Constipation is one of the most common causes of accidental bowel leakage. Constipation causes large, hard stools to become lodged in the rectum. Watery stool can then leak out around the hardened stool. Constipation also causes the muscles of the rectum to stretch, which weakens the muscles so they can’t hold stool in the rectum long enough for a person to reach a bathroom. This may also be associated with a rectocele (rectum bulging into the vagina) especially in women. Also, straining at a bowel movement could predispose to not only sphincter weakness but also vaginal prolapse (bulge) or even rectal bulging out of the opening.
Accidental bowel leakage can be caused by injury to the internal and external sphincters muscles. The sphincters keep the stools inside. When damaged, the muscles aren’t strong enough to do their job and stool can leak out. In women, the damage often happens when giving birth. The risk of injury is greatest if the doctor uses forceps to help deliver the baby or performs an episiotomy, which is a cut in the vaginal area to prevent it from tearing during birth. Hemorrhoid surgery can also damage the sphincters.
Fecal incontinence can be caused by damage to the nerves that control the anal sphincters or the nerves that sense stool in the rectum. If the nerves that control the sphincters are injured, the muscles don’t work properly and incontinence can occur. If the sensory nerves are damaged, they don’t sense that stool is in the rectum so you won’t feel the need to use the bathroom until stool has leaked out. Nerve damage can be caused by childbirth, a long-term habit of straining to pass stool, stroke, physical disability due to injury, and diseases that affect the nerves such as diabetes and multiple sclerosis.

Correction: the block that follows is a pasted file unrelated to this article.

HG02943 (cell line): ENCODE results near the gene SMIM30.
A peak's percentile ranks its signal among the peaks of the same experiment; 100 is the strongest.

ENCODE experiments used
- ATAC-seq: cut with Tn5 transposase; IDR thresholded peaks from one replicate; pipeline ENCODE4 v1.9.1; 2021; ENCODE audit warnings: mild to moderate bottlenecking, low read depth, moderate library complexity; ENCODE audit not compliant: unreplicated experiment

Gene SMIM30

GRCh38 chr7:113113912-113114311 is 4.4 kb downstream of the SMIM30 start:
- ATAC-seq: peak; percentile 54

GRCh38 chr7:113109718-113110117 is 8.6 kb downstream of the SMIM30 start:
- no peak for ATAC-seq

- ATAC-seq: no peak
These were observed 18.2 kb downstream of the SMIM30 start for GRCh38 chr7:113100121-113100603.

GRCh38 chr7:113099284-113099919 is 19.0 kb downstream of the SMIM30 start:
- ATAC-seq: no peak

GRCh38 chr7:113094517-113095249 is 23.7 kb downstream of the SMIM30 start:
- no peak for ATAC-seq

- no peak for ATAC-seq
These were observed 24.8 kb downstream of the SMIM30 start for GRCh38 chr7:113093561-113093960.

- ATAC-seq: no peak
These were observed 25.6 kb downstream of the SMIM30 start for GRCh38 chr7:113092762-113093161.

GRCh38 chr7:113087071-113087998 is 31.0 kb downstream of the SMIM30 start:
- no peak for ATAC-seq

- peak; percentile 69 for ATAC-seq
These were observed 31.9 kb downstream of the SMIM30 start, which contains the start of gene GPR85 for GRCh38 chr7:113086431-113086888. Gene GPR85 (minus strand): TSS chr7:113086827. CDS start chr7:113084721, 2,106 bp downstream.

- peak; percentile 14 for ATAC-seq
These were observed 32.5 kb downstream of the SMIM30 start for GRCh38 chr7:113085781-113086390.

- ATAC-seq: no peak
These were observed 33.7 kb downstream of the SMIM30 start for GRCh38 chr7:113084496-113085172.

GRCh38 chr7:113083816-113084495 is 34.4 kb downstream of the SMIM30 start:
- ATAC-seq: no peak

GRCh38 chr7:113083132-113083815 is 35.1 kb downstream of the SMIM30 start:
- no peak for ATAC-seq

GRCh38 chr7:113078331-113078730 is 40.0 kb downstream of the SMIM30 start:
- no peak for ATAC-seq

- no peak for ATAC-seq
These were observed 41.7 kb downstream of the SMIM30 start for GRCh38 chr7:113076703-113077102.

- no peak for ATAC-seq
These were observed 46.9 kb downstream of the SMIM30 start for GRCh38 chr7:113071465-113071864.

Loss of Storage Capacity
Normally, the rectum distends to hold stool until you can get to a bathroom. But rectal surgery, radiation treatment, and inflammatory bowel disease can cause scarring that makes the walls of the rectum stiff and less elastic. The rectum then cannot stretch as much and fecal incontinence results. Inflammatory bowel disease also can irritate the rectal walls, making them unable to contain stool.